General public support for the National Wind Energy Policy

The occurrence of local resistance towards planned wind farms is often referred to as an important obstacle to increased wind power capacity in Sweden and elsewhere. Fears of visual intrusion, noise and land devaluation often explain these negative opinions. However, in spite of the existence of local opposition, the experiences in Sweden (and in many other countries) are that lay people generally express a positive attitude towards wind power (e.g. Krohn and Damborg, 1999; Ek, 2005). For this reason, the occurrence of local resistance towards wind power development is often explained by the so-called not in my backyard (NIMBY) syndrome.8 This explanation has, however, been criticized for being too simplistic (e.g. Wolsink, 2000). Local resistance may, instead, often express suspicion towards the people or the company who want to install the turbines or a rejection of the process underlying the decision to build new plants, rather than a rejection of the turbines themselves. Results from interviews with people living close to wind power installations in the south of Sweden also emphasize the role of collaborative approaches and the benefits of involving the local population in the early stages of the planning of wind turbines (e.g. Hammarlund, 1997; Swedish Energy Agency, 1998).

This illustrates the importance of analysing public attitudes towards wind power in close conjunction with the legal and institutional frameworks that affect the development of wind power. Legal rules for wind power siting (as well as resulting court decisions) generally aim at finding a proper balance between different interests in society. Such rules will therefore largely determine the extent to which any negative opposition will influence wind power siting decisions. Here, we add to the empirical evidence on the public's attitudes towards wind power in Sweden on the basis of a postal survey carried out in 2002 (for details, see Ek, 2002). The main objective of the survey was to analyse the attitudes towards wind energy in general, as well as the perception of the different attributes of wind power.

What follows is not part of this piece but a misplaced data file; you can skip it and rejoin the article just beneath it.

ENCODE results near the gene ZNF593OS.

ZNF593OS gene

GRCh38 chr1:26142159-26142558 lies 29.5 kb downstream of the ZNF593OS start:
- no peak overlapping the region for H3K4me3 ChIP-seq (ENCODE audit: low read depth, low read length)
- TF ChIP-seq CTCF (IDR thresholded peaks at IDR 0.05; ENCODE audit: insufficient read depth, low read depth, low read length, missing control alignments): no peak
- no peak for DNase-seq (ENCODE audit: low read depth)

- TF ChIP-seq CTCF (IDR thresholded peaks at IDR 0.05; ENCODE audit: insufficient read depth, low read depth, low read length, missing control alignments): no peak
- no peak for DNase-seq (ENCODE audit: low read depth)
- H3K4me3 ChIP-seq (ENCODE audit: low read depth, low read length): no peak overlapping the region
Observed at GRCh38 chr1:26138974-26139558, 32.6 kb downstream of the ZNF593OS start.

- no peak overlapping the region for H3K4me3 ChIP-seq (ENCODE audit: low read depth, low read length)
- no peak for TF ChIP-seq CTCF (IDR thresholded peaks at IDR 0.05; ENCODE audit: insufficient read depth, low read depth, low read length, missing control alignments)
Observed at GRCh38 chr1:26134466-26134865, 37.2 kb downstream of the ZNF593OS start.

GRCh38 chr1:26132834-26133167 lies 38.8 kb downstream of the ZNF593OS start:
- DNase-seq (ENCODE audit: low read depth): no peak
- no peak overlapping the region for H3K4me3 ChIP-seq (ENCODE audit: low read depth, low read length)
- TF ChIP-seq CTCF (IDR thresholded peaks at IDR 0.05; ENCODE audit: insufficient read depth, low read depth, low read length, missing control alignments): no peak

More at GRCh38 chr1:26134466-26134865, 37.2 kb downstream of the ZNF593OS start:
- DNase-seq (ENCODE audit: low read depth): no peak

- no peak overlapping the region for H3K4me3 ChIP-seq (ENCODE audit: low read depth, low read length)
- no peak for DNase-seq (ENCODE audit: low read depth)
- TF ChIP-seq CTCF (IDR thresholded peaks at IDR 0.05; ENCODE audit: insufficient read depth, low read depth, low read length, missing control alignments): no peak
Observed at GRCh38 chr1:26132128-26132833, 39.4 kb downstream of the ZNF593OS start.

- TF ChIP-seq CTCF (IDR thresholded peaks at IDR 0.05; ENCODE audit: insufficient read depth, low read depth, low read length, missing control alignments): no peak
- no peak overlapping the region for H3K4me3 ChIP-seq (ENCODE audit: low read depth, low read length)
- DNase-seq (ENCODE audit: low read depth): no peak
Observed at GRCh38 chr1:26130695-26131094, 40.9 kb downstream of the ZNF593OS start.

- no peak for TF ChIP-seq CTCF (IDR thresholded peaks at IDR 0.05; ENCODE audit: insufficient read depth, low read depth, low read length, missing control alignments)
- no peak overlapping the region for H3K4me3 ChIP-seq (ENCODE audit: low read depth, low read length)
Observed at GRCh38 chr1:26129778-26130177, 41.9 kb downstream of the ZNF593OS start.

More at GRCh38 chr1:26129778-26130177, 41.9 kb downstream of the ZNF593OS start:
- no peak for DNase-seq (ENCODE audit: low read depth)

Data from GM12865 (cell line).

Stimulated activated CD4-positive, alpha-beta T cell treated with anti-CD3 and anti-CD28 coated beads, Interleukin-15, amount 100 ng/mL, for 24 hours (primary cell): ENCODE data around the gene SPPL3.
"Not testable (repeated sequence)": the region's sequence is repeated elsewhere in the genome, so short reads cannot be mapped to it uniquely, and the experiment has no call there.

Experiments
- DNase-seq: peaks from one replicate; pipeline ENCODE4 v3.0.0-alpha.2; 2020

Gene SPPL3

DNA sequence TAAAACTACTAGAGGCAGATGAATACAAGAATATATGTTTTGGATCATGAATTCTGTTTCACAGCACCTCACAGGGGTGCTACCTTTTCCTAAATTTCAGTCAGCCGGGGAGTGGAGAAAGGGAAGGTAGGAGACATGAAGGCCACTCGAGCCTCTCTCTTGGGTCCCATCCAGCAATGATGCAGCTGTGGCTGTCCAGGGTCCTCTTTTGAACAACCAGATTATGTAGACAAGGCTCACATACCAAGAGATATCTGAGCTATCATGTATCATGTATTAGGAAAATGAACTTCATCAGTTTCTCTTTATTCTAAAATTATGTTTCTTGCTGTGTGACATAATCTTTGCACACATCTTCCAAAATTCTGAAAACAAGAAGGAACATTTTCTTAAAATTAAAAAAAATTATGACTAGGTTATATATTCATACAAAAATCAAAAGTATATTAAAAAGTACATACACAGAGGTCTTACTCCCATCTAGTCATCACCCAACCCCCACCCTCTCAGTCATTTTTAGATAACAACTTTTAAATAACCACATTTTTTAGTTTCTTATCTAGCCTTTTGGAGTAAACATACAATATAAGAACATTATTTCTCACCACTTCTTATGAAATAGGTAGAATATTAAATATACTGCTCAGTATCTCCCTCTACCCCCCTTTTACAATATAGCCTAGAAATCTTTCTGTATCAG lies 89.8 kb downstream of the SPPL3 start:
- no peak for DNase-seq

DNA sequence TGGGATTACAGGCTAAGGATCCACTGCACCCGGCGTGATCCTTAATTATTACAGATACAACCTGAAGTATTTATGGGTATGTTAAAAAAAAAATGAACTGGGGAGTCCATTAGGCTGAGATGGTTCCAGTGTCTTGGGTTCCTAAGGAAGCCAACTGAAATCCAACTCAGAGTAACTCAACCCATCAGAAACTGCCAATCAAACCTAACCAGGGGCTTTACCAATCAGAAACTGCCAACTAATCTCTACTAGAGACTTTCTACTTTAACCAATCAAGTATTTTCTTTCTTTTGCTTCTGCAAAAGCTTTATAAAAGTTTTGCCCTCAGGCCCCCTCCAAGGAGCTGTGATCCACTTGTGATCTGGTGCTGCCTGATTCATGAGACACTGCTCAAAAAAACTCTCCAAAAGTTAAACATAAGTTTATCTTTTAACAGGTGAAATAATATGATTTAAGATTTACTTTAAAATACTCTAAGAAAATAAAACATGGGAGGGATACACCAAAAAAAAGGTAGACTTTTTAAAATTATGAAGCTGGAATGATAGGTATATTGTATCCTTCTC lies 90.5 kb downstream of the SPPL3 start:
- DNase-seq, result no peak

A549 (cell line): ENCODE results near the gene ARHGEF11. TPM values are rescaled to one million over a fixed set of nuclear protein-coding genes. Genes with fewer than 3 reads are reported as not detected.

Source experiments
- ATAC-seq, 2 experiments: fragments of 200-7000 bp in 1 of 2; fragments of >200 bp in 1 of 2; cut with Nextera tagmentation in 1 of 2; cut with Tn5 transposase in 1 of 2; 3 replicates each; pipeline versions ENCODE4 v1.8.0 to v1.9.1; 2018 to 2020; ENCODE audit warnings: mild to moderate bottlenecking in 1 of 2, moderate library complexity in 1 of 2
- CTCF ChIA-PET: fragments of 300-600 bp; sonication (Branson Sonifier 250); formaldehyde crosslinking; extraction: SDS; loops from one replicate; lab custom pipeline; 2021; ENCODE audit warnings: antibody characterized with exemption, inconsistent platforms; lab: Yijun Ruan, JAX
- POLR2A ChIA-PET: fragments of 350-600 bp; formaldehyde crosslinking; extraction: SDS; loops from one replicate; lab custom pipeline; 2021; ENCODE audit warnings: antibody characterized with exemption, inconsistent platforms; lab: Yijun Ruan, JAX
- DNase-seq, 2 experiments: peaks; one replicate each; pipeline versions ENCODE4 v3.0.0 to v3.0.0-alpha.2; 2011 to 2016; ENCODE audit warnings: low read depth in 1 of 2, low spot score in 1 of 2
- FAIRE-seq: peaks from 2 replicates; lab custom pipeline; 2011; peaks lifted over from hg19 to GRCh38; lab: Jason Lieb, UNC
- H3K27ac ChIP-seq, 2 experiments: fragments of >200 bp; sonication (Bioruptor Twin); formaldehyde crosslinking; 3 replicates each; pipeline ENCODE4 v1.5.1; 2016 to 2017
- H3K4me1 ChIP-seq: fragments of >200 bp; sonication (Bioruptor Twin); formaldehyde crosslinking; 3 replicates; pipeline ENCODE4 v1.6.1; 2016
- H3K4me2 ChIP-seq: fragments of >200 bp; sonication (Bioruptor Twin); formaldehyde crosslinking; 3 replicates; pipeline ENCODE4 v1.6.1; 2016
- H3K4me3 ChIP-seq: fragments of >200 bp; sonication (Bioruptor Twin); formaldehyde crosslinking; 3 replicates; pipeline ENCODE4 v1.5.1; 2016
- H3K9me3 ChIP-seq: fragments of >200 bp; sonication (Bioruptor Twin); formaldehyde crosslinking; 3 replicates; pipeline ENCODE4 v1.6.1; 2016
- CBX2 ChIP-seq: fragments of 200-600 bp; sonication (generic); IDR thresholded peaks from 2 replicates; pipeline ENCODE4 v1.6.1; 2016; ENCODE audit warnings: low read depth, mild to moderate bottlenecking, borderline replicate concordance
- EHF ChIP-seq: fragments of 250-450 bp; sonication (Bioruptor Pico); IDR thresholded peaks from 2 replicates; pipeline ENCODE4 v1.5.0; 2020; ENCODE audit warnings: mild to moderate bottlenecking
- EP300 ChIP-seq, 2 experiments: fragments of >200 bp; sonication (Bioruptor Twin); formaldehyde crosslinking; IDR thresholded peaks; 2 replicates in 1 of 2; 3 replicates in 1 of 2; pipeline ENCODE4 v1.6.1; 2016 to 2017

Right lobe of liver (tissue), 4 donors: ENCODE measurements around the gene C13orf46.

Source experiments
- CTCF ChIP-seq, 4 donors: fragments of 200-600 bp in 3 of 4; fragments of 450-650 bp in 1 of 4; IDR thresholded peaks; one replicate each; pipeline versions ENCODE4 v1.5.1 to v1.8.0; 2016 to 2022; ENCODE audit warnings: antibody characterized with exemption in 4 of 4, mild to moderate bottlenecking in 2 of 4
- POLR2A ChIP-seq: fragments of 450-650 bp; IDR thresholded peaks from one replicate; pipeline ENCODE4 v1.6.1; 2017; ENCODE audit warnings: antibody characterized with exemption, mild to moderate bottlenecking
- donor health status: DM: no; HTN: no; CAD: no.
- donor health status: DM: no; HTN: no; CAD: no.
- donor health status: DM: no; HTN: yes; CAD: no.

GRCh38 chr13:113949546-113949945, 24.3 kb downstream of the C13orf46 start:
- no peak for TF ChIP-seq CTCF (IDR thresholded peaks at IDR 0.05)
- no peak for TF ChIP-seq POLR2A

When asked to state their general attitude towards wind power, only 10 per cent of the respondents expressed a negative stance, while nearly two-thirds (64 per cent) were positive. The likelihood of finding an individual who is positive towards wind power differs with attitudinal and socio-economic characteristics (see Ek, 2002, for details). Support for wind power tends to decrease with age and income, while education level does not have any statistically significant impact. The negative correlation between income and the probability of a positive attitude is somewhat unexpected, and contradicts results from other studies (e.g. Roe et al, 2001; Zarnikau, 2003). One possible explanation might be that individuals with higher income put less significance on the positive employment effects associated with wind power installations. No support is found for the hypothesis that differences in attitudes vary with respect to own experiences of wind power installations. Individuals with wind turbines in sight of their home or summer house did not appear to perceive wind power in a significantly different way compared to individuals without such experience. These results thus lend no support to the NIMBY hypothesis. Nevertheless, it should be clear that this is only a 'weak' test of this hypothesis; the NIMBY phenomenon (to the extent that it exists) is likely to be particularly prevalent prior to the construction of a new wind turbine. Furthermore, wind power is perceived as an environmentally benign electric power source, and people who act to protect the environment (here, those stating that they regularly buy 'green' products) are also more likely to express support for wind power.